The tiny town of Sungai Petani stretches along the railway tracks coming up from Butterworth and heading to Thailand. Save one attraction this is a town that features very rarely on a traveller's itinerary.
In the colonial days the town was mainly a centre for rice cultivation and rubber production. Not many buildings remain from those days but on Jalan Bank where the old bank building still stands, you can get a sense of how life might have been back then, when rich plantation owners made their weekly deposits here as street vendors, cobblers and merchants advertised their wares in the streets surrounding the clock tower.
Things to do in Sungai Petani are about as low key as it gets: visit the sleepy and worn railway station and spot the town's clock tower -- a testimony to a time when not everybody had a wrist watch (or mobile phone) -- browse the morning market on Jalan Besar and have a cup of tea in a wild west-looking Chinese area around Jalan Pengalan.
Some travellers do actually come here for a reason -- to make a trip to the fascinating Lembah Bujang Archaeology Museum set on the jungle-clad slopes of Gunung Jerai, where the site of an ancient Hindu civilisation has been unearthed.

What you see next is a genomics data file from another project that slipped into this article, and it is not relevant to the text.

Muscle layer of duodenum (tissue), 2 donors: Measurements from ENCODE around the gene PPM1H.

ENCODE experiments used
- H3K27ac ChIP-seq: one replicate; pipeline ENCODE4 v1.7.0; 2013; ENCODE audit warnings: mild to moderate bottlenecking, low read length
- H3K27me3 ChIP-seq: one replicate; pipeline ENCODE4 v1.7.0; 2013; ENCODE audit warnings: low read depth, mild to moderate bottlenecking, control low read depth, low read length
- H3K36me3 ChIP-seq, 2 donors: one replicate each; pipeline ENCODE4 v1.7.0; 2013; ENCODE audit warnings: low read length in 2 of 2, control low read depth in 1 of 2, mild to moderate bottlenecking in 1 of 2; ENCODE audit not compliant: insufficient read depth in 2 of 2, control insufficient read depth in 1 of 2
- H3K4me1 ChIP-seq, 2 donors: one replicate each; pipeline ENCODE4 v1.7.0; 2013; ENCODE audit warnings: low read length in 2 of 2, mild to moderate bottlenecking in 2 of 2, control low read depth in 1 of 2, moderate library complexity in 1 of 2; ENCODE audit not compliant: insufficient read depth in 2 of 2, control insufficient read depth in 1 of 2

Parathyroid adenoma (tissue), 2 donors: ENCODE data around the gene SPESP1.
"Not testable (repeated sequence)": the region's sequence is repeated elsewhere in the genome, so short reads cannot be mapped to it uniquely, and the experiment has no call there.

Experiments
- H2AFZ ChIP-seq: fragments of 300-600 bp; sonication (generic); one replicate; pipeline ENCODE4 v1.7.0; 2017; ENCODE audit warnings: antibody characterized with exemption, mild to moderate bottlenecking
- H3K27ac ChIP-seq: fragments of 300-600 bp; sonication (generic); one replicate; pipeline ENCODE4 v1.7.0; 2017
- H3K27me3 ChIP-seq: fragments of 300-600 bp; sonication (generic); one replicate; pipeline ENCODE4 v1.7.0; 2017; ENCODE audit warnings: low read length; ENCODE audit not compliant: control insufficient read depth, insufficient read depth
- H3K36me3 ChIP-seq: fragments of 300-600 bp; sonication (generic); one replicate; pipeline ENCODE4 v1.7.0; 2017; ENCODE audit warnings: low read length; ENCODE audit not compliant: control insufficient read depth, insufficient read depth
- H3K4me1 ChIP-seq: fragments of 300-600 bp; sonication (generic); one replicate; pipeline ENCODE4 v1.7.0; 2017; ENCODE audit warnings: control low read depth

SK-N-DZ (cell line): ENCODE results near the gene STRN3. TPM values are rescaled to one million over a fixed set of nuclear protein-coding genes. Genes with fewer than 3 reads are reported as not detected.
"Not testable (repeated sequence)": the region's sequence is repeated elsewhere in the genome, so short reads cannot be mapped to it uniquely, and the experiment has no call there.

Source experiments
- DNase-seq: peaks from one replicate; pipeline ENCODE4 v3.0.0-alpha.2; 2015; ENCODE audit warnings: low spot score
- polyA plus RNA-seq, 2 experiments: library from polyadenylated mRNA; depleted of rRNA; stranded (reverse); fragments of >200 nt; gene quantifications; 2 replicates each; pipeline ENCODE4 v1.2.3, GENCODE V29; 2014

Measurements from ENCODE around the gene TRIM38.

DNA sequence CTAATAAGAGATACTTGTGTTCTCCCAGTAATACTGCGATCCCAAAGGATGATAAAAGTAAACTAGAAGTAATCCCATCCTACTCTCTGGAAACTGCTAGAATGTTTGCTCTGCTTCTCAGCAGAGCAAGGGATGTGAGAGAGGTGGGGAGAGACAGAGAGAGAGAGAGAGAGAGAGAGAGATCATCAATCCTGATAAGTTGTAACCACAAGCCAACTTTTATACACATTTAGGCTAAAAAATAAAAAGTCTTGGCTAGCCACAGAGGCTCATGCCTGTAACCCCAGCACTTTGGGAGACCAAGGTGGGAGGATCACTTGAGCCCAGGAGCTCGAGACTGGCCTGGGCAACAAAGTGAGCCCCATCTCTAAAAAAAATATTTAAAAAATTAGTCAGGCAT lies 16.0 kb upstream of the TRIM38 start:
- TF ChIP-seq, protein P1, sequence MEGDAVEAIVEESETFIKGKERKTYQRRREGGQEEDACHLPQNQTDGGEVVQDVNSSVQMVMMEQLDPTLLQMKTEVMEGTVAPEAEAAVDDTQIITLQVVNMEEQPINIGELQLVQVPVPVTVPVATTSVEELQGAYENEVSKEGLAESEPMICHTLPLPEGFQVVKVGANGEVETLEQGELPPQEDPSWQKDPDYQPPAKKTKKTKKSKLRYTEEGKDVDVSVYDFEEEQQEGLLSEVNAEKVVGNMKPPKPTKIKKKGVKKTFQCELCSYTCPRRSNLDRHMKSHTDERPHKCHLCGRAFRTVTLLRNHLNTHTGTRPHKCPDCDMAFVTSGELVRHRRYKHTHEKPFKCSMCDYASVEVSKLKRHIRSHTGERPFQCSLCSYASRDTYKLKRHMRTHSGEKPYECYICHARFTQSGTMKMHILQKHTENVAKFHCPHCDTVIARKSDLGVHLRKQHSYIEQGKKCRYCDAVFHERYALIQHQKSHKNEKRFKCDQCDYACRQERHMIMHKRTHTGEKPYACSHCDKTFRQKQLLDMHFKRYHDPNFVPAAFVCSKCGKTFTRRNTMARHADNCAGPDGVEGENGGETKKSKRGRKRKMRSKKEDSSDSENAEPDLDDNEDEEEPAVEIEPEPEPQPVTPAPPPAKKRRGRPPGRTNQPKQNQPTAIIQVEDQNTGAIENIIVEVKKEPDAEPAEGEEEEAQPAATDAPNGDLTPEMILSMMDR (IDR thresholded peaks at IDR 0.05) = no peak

The easiest way to get your bearings in Sungai Petani is to look out for the clock tower that stands right in the centre on Jalan Ibrahim, the main road, opposite HSBC Bank.
If you are taking a right from here you'll pass by Jalan Petri a couple of streets down, where the local bus station is, and another 300 metres down the main road will bring you to Centre Point shopping mall. Heading left instead ends out at an intersection next to a Malay shopping complex where there's not much to buy other than food and cheap knick-knacks.
Sungai Petani's train station is right in front of the clock tower, 50 metres in from the main road. Its ticket office is open daily, 11:00-16:00 and 18:00-19:00.
Backing up on Jalan Bank is HSBC Bank, where there's an ATM and the bank is open weekdays, 09:15-16:30. A small clinic and pharmacy is also located down the road along with local shops to snoop around in. If you could call an area here Chinatown, this would be it.
The town's second bus station lies on Jalan Basar, which runs parallel to the railway tracks. A morning wet market operates on this street, hence the name basar, meaning market. A couple of shophouses up from the market is Hotel Seri Malaysia, the only hotel within a kilometre of the town centre.
By Marc Modin